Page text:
Innovation – automation – what happens to the brain and thinking?

This post is on a different topic – kind of an eclectic mix of issues that have bothered me this week.  To start, I know nothing about Microsoft, Bill Gates and how he managed the company or how Steve Ballmer manages the company but I heard something interesting regarding innovation and the ability of the employees to use innovative thought which helps with progress.  The critique I heard was that Mr. Ballmer does not allow innovation and therefore Microsoft is not progressing.  Regardless if this is true or not, I have no clue and I’m also sure this is an extreme oversimplification of the whole story.

Taking this issue to nursing, my career, I see this lack of innovation and total adherence to automation making it impossible for nurses to think anymore.  Nurses are become robots, unable to analyze and be the advocate they once were.  Hospitals are ruled by protocols which make it impossible to individualize care needed for that particular patient.  Who makes all these protocols?  I do not think it is the bedside nurse, the nurse who has the most knowledge regarding how to care for that individual patient.

Being paid not to think as a nurse is scary.  I have been reprimanded several times for mundane issues  – all because I saw a problem and wanted to investigate to improve the situation.  Nurses are not allowed to do this.  I was called into a meeting with 4 managers over the fact that I called the manufacturer of a product we use to inquire about removing the outer bag of the IV solution.  The hospital protocol did not make sense and actually hindered patient care.  I did find out the answer and I was right – I even provided all the information to the managers but that didn’t matter because the hospital protocol knows better than the manufacturer of the product. I was told that I had no right to contact the manufacturer to ask a question!  And here I had thought that we should ask the manufacturer.  Guess not!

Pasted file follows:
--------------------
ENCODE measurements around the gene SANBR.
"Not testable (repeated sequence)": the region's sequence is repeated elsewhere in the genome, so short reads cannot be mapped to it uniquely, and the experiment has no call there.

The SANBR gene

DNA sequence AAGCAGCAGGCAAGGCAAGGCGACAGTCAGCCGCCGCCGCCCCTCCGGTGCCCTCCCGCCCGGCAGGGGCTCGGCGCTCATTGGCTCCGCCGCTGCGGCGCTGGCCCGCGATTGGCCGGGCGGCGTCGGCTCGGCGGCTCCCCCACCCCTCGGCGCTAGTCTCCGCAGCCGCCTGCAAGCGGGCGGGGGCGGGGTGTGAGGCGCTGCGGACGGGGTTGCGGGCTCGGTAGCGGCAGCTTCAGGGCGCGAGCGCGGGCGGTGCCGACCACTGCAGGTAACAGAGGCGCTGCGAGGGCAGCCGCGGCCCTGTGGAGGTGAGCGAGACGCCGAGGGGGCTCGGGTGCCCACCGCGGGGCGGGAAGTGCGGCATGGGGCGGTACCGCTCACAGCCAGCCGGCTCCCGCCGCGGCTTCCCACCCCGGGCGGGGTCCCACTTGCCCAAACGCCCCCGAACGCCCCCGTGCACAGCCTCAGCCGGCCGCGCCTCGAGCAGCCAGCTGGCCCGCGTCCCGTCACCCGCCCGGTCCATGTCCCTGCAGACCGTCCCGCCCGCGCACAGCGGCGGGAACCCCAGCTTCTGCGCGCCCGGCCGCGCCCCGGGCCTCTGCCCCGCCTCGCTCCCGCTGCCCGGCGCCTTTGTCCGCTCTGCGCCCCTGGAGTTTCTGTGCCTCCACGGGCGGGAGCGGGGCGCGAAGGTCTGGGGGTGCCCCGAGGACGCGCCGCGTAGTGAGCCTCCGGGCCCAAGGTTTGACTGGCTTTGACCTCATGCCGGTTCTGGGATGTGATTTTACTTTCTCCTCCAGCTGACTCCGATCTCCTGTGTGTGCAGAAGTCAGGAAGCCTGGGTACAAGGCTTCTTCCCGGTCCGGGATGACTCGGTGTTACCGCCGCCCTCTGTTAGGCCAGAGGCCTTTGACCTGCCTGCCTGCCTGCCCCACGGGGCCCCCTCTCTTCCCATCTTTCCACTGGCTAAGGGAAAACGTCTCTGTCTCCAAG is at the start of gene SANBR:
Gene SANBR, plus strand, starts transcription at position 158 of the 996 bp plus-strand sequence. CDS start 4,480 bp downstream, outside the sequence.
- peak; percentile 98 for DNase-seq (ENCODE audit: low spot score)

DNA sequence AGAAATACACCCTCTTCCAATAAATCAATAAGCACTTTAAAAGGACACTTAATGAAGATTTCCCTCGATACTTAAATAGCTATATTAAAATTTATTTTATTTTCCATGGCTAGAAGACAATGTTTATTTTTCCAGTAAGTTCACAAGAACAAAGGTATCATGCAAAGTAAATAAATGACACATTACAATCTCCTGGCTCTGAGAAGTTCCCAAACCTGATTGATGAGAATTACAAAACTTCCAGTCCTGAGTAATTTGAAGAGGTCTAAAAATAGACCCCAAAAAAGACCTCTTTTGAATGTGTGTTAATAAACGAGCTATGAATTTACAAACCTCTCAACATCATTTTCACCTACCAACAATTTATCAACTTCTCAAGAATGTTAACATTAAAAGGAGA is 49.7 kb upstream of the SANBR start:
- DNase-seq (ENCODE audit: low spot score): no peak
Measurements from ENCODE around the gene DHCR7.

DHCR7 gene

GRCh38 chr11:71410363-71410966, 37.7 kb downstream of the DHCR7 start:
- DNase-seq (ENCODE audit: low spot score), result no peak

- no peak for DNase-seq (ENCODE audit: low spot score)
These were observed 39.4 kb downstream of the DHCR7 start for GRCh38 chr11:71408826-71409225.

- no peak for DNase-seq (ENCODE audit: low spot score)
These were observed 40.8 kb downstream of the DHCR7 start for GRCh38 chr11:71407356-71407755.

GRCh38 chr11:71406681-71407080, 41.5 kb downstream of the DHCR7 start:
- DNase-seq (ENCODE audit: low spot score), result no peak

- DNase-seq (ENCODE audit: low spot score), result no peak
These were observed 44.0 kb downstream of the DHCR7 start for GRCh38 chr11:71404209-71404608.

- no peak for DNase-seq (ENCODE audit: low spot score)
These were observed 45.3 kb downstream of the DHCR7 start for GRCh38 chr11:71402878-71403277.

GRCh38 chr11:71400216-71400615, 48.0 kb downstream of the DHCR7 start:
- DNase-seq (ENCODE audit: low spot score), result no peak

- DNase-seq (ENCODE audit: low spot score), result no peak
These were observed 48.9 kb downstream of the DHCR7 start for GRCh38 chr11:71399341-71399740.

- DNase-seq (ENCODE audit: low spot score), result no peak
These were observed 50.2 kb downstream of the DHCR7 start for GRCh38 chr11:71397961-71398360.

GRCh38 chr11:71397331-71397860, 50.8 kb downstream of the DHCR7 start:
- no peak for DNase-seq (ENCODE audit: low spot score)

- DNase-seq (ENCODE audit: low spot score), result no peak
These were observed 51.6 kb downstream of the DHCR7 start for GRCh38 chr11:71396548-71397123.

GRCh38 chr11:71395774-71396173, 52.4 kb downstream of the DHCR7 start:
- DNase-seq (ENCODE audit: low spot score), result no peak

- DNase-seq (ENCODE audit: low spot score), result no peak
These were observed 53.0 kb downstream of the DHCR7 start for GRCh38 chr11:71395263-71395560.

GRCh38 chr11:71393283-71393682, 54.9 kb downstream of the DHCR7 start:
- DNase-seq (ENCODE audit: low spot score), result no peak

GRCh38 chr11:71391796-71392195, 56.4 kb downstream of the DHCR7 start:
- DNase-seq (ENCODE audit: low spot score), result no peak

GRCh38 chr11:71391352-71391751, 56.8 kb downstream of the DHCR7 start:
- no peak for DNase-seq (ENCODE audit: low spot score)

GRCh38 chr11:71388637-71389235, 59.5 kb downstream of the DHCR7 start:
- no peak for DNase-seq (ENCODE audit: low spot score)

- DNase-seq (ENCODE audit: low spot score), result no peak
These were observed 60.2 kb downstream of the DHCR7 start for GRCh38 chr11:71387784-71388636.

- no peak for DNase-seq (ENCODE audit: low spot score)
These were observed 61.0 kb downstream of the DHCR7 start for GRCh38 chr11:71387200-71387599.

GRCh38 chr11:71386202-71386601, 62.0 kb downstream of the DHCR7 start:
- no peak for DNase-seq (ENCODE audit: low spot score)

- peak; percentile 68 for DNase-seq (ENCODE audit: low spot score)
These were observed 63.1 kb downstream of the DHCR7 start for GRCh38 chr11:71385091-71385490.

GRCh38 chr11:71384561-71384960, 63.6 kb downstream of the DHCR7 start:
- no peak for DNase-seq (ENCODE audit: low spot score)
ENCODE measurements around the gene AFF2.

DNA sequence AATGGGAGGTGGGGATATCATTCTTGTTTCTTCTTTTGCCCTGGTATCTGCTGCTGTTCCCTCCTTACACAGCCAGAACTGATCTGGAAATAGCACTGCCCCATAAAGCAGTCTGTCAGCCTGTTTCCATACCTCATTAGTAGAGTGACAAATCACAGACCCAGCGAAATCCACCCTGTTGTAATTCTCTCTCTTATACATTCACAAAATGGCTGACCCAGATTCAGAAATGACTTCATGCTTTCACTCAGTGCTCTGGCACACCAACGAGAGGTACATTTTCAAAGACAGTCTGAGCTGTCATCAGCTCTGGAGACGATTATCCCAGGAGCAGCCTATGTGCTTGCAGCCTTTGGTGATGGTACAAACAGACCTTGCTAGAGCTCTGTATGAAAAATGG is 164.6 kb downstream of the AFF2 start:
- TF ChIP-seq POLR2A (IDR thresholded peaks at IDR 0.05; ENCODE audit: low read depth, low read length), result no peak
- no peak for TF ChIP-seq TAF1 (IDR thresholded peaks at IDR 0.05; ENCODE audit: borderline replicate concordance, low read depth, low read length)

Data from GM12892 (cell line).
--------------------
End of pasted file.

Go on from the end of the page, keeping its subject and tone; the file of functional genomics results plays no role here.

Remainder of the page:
IV bag with cover images (19)

Recently I was a patient in the hospital.  I have chronic lung problems, part of my long term disability from being a caregiver for my child with intense 24 hour care needs.  Every person needs to have and advocate for them when they go into the hospital.  You must request that the nurses document things – if they are not written down, they were not done.  I got in an argument with the ER Doctor regarding my oxygen saturation.  Even though I could watch it go down into the 80’s and I knew I needed supplemental oxygen, this ER Doc told the nurse to take off my oxygen because I didn’t need it because my level was 98!  That was one spot check after I had been able to clear my lungs and totally not indicative of my respiratory status.  I started to get upset and he wondered why I was upset?  I was upset because he was not listening to me nor was he listening to the nurses who told him I needed the oxygen.  He just wanted to get me out of his ER.

I can’t tell you how many times the little red laser light read my bar code to put the medication that was going to be administered on the Electronic Medical Administration Record.  Did the nurse look at the medication too and make sure it was the right one or are they all trusting the little red light and the bar code to do do the thinking for them.  I don’t know but I’m not sure I like all this automation – makes the brain lazy!